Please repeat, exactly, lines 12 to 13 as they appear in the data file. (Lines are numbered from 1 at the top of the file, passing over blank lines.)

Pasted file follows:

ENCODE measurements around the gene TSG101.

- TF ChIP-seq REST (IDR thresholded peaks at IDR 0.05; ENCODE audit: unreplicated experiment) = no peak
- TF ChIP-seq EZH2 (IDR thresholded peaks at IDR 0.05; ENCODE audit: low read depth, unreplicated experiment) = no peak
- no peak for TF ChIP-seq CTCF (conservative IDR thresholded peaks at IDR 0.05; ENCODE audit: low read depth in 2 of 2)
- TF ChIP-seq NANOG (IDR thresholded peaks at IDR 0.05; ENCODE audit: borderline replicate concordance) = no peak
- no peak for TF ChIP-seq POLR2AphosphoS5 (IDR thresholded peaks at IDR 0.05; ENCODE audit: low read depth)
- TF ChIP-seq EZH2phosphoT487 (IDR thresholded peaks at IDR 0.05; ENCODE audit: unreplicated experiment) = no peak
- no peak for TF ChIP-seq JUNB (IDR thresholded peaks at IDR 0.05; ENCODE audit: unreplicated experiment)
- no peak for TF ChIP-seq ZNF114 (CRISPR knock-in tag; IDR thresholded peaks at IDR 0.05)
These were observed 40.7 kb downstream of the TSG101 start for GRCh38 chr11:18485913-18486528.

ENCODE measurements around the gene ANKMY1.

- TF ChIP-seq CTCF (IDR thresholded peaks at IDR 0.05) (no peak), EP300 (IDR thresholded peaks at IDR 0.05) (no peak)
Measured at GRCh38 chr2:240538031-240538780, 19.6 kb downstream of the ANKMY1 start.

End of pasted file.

- TF ChIP-seq CTCF (IDR thresholded peaks at IDR 0.05) (no peak), EP300 (IDR thresholded peaks at IDR 0.05) (no peak)
Measured at GRCh38 chr2:240538031-240538780, 19.6 kb downstream of the ANKMY1 start.